In the digital age of constant information streaming endlessly through our many news feeds, showcases really need to ramp things up. The information received at this year’s Disney content showcase was hardly new or exclusive; it also felt more kid-heavy than usual. Disney may be largely aimed at a young audience, and this is still the way many of us perceive the entertainment giant, but there is a plethora of content that targets older audiences, or at least appeals to older audiences as well. With that in mind, I’m focusing on the big tickets coming from the Disney stable that are far more likely to get us (OK, make that me) into cinemas.

Gasp with horror, but I wasn’t actually that enthralled by Guardians of the Galaxy back in 2014, so focus on the sequel failed to excite me. There’s a lot of hubbub around the film, and the showcase’s emphasis on GotG2 suggests that maybe, just maybe, Disney thinks it’s kind of a big deal too. Much as I didn’t really like the first instalment, the Rocket-Groot bromance was endearing and looks set to continue in the sequel. It also comes post Jurassic World, which made Chris Pratt even more of a star, a fact that will doubtless draw more people to the sequel (along with the legion of fans from the first film, of course).

Unfortunately, there was barely mention of Thor: Ragnarok, which was a pity considering that this instalment includes the exciting addition of Mark Ruffalo and Cate Blanchett. If you want more tidbits on the third Thor film, a good idea is to follow Marvel, Tom Hiddleston and Chris Hemsworth on social media. Their punting of the film is far more personable and entertaining than other actors and accounts that do the same for other films.

Another big deal for Marvel in the coming months is Dr. Strange. Pretty much the only reason I’ll watch this is Benedict Cumberbatch: truly one of the single greatest actors currently appearing on our screens, be they big or small. I stand corrected: the film has the added bonus of featuring Mads Mikkelsen, who does villainy so well he could give Christoph Waltz a run for his money. The trailer is also pretty fantastic and marked by the effortless humour that gives Marvel a leg up on its competitors.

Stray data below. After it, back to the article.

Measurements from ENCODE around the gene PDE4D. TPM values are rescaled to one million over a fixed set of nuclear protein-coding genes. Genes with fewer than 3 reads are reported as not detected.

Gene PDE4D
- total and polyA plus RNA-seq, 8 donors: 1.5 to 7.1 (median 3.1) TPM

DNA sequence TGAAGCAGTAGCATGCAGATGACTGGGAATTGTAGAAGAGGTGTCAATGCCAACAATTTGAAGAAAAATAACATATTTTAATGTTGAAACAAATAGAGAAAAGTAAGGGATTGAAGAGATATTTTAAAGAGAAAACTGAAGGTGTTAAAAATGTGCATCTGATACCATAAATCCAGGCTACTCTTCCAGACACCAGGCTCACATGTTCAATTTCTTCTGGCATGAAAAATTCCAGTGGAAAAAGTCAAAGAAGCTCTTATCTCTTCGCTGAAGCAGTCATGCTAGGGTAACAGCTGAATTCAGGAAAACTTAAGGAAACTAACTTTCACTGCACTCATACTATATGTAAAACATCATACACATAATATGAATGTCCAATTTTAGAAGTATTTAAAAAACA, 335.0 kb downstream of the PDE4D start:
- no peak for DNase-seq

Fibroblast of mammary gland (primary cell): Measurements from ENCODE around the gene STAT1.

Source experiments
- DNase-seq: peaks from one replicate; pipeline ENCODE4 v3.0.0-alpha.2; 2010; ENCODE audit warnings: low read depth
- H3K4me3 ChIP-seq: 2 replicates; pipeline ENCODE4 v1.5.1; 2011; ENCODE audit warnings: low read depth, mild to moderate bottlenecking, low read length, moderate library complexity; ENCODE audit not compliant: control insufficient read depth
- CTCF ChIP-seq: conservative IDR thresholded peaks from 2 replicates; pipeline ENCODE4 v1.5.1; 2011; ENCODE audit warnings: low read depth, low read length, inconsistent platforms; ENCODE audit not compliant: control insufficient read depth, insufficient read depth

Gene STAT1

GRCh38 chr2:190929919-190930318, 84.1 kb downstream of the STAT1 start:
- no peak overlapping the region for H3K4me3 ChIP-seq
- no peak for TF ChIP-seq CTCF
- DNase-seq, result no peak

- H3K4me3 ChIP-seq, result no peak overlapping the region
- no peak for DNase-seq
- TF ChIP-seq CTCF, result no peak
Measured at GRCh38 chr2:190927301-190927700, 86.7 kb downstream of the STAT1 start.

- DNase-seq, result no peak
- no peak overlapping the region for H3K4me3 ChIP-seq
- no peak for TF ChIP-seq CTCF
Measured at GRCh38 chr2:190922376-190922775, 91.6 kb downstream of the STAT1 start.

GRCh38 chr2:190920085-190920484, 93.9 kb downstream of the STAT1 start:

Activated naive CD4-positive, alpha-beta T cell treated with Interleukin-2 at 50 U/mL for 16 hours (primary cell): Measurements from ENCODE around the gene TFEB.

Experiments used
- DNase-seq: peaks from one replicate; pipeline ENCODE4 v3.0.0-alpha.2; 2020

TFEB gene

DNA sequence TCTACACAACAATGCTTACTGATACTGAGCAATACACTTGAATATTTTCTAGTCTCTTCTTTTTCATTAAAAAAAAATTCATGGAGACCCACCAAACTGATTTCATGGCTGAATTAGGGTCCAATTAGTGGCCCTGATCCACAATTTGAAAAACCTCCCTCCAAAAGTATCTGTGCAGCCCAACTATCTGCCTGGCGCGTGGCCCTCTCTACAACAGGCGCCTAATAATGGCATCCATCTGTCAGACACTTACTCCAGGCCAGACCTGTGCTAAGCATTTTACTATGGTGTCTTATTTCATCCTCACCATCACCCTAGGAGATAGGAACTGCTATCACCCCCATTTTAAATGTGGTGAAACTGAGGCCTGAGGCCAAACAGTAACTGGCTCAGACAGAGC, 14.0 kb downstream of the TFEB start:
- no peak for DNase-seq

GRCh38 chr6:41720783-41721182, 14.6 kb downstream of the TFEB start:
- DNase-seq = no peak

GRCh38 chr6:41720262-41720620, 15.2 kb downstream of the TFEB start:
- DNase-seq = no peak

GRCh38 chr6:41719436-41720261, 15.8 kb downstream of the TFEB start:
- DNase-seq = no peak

The mention of impressive trailers brings me to the one thing you can’t avoid saying when you say Disney, these days: Star Wars. The latter universe returns to our screens in December, with anthology film Rogue One; but you probably already knew that.

Finally, at least for this article, there is what Disney does best: princesses. Moana,

Disney’s 56th animated feature film, introduces its newest heroine in the form of the feisty, Polynesian princess of the title. Strictly speaking she’s a chief’s daughter and not  a princess, but what makes a Disney princess is a whole other argument. With Oceania as its setting and Dwayne Johnson voicing Moana’s comical sidekick/demi-god, this one looks set to be a winner.

Moana’s movie is an original one, but in Disney’s new tradition of rehashing their old content, we’ll also be getting an old heroine very soon. With all the live-action adaptations of their classics, the question running through many people’s minds is whether Disney has become so starved for ideas that they’re simply dipping into their old creative pots. The filmmakers give all sorts of reasons for this: new technology, new audiences, blah blah blah.

These movies are absolute cash cows for Disney, but the reasons they cite for making them are still valid. The glorious work done rendering the animals in Jon Favreau’s The Jungle Book (without using real animals) was a triumph for storytelling, visual effects and the use of animals in cinema. Now (now being 2017) comes Beauty and the Beast, where filmmakers have the unenviable challenge of making inanimate objects come to life in a live-action film. This feat, along with the fact that Ian McKellen forms part of the voice cast, is reason alone to be excited about this latest adaptation of an adaptation.

In recreating Beauty and the Beast, Disney is also bringing back one of their strongest (and one of my personal favourite) heroines, Belle: the book-loving, suitor-slating heroine from 1991’s masterpiece. In Emma Watson, they have found the perfect actress for the part. From playing the brave and bookish Hermione for ten years and becoming a UN Women Goodwill Ambassador to recommending books on her social platforms, no one could be better suited.

In the adaptations, the essence of the stories, and their protagonists, remain; but the reshaping of motives and endings prove that even the best heroes can be and do more. In the live-action versions (spoiler alert!) Cinderella doesn’t fall in lust at first sight, Aurora learns the power of forgiveness, and Mowgli does not need to be “civilised”. Through their recreations, Disney is finally reflecting that not all happily ever afters have to be the same.

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